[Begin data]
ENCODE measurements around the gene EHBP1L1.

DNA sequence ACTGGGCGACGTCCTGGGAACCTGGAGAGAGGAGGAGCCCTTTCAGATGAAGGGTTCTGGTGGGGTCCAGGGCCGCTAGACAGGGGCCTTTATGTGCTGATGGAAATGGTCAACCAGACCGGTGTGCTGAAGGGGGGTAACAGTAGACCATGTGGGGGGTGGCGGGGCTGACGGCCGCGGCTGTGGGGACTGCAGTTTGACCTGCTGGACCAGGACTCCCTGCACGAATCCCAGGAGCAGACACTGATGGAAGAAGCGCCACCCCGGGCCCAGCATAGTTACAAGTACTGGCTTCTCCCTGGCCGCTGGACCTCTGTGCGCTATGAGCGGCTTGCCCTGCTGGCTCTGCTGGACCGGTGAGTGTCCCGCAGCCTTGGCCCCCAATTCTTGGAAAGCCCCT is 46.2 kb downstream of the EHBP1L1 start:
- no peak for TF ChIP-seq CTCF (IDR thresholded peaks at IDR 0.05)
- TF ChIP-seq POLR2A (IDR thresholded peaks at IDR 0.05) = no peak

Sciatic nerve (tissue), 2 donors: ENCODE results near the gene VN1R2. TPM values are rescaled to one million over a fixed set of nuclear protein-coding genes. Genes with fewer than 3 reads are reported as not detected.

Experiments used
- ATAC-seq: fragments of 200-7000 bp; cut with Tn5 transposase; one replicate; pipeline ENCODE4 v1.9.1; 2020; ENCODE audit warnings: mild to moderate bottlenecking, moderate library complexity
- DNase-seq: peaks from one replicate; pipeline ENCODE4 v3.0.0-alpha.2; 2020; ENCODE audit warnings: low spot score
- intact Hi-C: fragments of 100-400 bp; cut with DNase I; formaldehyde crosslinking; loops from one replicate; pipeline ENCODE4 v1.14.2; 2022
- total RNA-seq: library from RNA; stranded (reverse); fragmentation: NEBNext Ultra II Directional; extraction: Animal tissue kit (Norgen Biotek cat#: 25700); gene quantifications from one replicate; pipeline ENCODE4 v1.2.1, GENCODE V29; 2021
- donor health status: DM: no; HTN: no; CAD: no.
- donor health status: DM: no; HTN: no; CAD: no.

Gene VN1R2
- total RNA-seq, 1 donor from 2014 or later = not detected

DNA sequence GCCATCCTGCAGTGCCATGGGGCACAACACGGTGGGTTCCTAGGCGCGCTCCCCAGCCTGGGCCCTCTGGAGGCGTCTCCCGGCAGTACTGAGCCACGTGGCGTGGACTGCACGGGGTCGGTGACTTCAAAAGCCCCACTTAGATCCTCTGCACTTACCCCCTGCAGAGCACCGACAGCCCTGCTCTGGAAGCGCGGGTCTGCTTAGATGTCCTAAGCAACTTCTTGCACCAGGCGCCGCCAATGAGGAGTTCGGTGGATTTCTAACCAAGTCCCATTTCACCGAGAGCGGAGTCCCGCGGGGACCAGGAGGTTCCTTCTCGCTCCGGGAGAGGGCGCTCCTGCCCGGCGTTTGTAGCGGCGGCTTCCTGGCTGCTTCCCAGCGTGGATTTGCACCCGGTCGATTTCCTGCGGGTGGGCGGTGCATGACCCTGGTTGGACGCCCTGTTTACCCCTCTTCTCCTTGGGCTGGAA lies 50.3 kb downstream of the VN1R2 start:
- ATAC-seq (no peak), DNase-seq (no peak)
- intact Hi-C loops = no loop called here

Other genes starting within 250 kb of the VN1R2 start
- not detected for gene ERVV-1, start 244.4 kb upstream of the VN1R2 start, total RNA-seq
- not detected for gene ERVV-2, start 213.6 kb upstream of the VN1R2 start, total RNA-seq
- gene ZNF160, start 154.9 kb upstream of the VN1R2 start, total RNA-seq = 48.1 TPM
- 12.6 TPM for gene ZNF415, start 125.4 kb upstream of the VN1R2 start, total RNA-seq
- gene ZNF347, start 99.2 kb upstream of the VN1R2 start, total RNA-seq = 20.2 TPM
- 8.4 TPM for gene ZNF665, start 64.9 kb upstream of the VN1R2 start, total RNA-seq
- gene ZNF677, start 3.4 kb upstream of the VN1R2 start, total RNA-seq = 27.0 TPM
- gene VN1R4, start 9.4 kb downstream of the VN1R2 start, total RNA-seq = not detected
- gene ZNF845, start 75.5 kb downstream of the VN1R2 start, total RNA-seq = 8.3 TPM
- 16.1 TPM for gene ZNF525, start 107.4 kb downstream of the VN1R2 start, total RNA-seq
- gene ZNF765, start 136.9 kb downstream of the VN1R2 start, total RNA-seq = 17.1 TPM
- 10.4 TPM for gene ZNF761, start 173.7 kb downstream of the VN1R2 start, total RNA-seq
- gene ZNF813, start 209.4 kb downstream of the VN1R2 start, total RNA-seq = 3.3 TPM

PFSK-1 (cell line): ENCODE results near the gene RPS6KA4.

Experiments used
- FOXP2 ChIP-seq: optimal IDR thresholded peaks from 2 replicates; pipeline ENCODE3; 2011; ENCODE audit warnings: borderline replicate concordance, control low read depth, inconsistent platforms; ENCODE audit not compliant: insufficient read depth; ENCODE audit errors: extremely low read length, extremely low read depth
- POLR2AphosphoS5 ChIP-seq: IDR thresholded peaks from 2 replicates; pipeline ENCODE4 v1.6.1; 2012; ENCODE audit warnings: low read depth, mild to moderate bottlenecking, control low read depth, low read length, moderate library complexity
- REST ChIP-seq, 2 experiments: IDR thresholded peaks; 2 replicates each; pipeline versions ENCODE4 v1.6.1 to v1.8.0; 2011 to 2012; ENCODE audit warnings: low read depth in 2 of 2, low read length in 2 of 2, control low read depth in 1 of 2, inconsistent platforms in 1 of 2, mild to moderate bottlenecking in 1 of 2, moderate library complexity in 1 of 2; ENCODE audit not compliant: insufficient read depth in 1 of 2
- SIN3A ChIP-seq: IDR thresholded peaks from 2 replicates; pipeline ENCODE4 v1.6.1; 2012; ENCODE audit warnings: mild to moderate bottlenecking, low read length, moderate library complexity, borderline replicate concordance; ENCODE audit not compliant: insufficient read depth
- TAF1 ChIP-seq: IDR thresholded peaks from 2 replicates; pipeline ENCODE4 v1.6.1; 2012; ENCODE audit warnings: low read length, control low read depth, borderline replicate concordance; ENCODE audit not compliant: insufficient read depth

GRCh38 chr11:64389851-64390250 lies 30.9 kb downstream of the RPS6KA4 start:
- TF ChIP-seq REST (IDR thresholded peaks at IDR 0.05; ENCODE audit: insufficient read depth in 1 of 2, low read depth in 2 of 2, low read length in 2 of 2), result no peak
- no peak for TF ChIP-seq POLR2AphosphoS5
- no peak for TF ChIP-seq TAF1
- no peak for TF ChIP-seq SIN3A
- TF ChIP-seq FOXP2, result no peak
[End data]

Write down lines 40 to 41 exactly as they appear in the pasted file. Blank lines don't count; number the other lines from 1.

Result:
- TF ChIP-seq REST (IDR thresholded peaks at IDR 0.05; ENCODE audit: insufficient read depth in 1 of 2, low read depth in 2 of 2, low read length in 2 of 2), result no peak
- no peak for TF ChIP-seq POLR2AphosphoS5